On Friday morning, Stafford Capital Partners announced the end of a months-long battle to take control of Phaunos Timber Fund, a London-listed vehicle it used to manage. The outcome proved favorable for the secondaries firm: shareholders accounting for 50.65 percent of issued capital had approved its final bid, Stafford said, which values the fund at $259.1 million.
From then on, the pace accelerated. By Tuesday morning, the firm had received acceptances representing nearly 70 percent of total shares. The only condition remaining to proceed with the deal is a blessing from New Zealand’s Overseas Investment Office, which Stafford expects to get within weeks. The offer will remain open for 14 days after then, so acceptances may well climb much further.
The offer’s attraction was not hard to grasp. The fund had entered a formal realization process after shareholders decided not to continue it in June 2017, but selling the portfolio in chunks to several bidders – and allowing for respective due diligences to complete – was projected to take 14 to 20 months. Legal uncertainty also weighed on Phaunos’s ability to sell Matariki, which accounts for nearly three-quarters of its portfolio, while some assets were simply not covered by the process. In contrast, Stafford stood ready to buy the whole lot in one go in a transaction expected to complete in three to four months.
And yet, it was not a given that shareholders would say yes. While the bottom end of the Phaunos board’s realization range – $0.54 to $0.60 – was only 3.8 percent above Stafford’s final bid of $0.52, some may have hoped the top end of that bracket was within reach. That would have yielded an upside of more than 15 percent – enough, probably, to convince some investors that Stafford’s offer left money “on the table,” as UK broker Numis Securities put it last week.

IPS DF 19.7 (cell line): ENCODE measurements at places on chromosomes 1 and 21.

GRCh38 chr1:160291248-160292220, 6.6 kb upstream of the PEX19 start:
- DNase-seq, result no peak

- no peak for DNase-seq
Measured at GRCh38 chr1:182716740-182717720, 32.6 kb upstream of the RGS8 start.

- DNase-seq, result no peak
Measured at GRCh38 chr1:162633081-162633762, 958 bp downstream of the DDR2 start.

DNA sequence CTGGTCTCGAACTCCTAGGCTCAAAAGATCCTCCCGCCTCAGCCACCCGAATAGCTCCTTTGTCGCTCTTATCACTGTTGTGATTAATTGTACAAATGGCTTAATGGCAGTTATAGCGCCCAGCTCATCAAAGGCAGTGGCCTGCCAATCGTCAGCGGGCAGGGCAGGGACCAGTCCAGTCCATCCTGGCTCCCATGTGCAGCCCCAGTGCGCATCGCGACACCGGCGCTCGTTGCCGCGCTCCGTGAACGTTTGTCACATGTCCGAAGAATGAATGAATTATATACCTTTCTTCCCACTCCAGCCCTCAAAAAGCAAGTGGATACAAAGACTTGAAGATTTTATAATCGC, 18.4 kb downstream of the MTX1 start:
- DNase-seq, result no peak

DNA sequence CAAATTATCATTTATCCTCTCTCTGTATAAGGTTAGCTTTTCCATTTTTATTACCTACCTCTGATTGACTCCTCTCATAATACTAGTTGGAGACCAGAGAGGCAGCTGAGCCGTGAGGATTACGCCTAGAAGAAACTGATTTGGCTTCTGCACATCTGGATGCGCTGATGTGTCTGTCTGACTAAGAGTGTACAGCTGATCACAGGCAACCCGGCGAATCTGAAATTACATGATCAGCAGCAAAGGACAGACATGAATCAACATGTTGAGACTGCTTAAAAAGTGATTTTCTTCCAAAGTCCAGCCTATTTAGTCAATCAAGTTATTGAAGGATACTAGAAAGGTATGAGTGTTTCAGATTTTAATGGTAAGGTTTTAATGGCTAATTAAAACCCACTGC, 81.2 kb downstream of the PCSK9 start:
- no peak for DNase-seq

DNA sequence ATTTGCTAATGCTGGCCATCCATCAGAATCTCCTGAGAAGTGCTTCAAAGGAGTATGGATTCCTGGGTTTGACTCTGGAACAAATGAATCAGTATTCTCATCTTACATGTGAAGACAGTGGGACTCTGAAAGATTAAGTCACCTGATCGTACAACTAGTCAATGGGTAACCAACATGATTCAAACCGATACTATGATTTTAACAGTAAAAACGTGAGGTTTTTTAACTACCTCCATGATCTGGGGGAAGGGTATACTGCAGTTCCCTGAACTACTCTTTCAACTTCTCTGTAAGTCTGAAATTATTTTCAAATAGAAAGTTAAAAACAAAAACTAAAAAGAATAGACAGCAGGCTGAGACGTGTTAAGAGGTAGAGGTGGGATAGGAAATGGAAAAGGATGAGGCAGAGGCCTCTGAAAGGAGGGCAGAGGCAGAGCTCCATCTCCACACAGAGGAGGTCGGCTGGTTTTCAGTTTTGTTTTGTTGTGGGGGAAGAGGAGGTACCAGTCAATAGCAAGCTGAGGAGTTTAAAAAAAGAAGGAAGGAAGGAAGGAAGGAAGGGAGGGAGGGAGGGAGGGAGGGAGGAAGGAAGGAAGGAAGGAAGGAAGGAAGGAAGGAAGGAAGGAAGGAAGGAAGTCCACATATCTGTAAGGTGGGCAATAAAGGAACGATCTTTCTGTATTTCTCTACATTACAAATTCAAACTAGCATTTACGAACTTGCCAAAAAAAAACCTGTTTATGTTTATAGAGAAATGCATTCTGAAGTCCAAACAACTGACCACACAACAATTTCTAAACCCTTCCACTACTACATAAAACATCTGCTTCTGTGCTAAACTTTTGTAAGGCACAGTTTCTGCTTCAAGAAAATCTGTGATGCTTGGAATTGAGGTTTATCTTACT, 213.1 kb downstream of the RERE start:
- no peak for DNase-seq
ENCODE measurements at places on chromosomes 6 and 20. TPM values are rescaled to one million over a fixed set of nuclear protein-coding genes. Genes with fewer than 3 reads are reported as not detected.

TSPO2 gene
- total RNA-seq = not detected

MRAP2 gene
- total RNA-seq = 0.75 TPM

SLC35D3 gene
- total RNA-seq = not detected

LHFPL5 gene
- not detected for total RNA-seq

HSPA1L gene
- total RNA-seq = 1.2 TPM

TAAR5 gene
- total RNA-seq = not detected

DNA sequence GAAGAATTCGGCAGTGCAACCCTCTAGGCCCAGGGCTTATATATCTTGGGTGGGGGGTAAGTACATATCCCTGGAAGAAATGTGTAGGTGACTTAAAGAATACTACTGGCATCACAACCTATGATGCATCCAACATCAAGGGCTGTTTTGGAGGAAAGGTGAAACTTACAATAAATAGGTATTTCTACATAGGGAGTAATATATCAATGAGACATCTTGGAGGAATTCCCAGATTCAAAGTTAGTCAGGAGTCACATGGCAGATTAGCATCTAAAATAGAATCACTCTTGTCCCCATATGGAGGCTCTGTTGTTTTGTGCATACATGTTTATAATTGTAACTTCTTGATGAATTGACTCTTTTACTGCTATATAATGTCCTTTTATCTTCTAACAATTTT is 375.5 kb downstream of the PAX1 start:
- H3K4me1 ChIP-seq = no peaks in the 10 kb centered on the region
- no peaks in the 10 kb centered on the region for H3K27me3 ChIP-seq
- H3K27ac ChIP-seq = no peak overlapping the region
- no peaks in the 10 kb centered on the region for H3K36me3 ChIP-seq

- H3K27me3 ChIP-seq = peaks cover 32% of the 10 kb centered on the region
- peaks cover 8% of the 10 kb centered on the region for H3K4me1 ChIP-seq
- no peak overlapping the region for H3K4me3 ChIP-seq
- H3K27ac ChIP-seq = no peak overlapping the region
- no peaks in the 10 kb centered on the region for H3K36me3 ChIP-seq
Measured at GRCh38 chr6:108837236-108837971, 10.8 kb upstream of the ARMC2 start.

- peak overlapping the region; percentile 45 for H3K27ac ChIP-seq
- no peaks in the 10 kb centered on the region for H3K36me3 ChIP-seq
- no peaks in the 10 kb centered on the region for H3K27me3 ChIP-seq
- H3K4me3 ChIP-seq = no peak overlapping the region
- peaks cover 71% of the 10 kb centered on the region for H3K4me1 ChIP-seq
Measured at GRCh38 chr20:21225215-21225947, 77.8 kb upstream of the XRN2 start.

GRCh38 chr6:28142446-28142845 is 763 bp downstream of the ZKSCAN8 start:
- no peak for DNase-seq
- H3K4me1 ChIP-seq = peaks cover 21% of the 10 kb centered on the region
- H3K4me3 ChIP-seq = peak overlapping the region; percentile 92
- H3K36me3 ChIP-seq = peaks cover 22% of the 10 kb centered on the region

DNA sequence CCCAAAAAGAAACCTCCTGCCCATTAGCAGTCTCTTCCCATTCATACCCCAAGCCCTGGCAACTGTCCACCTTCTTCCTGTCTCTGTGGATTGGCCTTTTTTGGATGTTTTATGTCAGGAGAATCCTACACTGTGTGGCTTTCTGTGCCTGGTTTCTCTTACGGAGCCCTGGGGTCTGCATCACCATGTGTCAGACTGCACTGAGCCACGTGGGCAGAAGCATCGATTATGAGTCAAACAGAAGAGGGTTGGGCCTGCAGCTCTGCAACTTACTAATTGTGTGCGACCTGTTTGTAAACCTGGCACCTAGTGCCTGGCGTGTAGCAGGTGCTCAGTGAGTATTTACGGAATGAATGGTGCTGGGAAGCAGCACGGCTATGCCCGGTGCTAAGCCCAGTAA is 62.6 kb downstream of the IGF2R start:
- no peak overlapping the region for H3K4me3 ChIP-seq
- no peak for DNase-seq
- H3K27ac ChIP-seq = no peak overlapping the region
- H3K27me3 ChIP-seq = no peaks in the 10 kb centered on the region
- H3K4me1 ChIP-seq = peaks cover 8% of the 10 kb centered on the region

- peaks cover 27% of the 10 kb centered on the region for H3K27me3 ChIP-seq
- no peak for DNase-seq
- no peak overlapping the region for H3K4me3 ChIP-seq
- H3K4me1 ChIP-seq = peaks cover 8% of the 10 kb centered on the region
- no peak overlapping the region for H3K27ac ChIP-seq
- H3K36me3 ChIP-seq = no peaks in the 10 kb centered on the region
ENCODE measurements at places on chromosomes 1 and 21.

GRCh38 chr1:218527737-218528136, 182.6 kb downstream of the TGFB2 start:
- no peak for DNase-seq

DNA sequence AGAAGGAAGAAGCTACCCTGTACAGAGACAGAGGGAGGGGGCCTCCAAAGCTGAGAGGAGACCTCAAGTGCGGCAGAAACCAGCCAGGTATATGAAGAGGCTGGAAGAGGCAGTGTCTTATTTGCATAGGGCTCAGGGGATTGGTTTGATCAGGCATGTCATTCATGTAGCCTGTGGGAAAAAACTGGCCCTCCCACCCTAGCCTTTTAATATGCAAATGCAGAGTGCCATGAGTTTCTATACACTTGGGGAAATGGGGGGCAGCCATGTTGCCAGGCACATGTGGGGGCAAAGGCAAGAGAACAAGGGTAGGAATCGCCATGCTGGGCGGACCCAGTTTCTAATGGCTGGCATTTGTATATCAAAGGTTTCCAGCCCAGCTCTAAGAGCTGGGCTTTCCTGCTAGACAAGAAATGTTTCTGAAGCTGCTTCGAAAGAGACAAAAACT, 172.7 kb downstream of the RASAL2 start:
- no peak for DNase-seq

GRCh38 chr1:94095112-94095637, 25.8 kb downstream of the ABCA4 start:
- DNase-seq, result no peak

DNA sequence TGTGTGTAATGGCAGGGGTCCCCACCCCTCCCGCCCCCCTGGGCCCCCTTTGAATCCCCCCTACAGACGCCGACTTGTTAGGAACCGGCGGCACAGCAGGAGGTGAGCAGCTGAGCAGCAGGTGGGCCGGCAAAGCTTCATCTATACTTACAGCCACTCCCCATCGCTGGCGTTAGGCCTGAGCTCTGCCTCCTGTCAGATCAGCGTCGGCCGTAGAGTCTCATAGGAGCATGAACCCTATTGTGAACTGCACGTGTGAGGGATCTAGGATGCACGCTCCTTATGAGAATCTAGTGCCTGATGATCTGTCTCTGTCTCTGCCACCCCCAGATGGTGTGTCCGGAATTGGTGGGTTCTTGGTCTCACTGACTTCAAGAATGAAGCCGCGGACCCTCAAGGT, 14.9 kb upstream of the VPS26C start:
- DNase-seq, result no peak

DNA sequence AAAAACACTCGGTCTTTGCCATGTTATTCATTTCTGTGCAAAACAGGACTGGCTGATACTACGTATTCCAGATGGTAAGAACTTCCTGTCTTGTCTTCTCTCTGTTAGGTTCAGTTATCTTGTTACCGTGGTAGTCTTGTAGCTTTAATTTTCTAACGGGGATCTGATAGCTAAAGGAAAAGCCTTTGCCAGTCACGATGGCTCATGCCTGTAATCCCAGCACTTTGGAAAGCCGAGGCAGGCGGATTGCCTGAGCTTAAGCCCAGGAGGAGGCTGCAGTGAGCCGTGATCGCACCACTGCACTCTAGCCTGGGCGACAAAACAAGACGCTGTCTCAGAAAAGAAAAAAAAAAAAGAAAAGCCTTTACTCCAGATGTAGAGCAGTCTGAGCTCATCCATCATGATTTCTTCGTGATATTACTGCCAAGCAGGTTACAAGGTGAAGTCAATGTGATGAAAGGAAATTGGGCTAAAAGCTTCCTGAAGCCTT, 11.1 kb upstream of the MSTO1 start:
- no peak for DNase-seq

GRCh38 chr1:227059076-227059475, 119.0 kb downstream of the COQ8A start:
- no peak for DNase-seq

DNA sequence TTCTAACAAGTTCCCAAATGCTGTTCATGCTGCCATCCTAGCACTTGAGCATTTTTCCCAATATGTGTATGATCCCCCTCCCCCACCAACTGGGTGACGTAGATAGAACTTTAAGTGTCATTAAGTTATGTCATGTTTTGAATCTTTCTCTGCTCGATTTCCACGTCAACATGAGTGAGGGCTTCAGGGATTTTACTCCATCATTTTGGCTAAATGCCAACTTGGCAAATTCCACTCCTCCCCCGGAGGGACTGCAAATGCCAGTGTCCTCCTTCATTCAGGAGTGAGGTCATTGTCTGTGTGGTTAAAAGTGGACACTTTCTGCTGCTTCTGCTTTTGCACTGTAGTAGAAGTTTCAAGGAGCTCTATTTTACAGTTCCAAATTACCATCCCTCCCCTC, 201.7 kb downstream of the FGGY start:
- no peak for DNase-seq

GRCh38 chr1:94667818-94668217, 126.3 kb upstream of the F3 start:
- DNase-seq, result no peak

But many more voted the other way, suggesting investors placed a higher value on a certain execution at a decent price than higher promised returns in the future. Does this mean more such transactions are on the cards?
Massive, wholesale timber transactions do happen. In May, timber REIT CatchMark teamed up with BTG Pactual, CoBank, Medley Management and an unnamed Canadian institution to purchase a forestry portfolio managed by Campbell Global – and ultimately owned by CalPERS, in all likelihood – for $1.39 billion. That deal, however, was of a different nature from the Phaunos deal. It involved a US pension looking for a simple exit from a private asset deemed disappointing, not a collection of shareholders in a public fund.
There are reasons to think take-private transactions may not become the rule. First, the fact that Stafford used to manage the fund made things much easier, scrapping the need for a lengthy due diligence process on the firm’s part and providing it with a good knowledge of the portfolio’s strengths and weaker spots. But that configuration is not so frequent in the world of timber. Listed entities tend to be structured as real estate investment trusts, especially in the US, a much larger market. Most private managers, on the other hand, just oversee private funds.
Many investors – short of large pensions, which got their timing wrong – also lack reasons for wanting to get out of listed timber vehicles. Although 2018 has been a little more challenging, timber REIT returns have outperformed both overall forestry and wider REIT benchmarks in recent years, according to a note released this week by Forisk. In contrast, although some investors were keen to give it more time, Phaunos failed to generate decent revenue quickly enough for a majority of them.
Such deals are rare for Stafford as well: other transactions made by SIT VIII, the vehicle used to fund the Phaunos acquisition, are much smaller. The picture may differ in listed agri – a smaller universe, but one that could be ripe for consolidation. While the ag secondaries market is younger than its timber counterparts, one should not discard the possibility of wholesale portfolio buyouts being cooked up.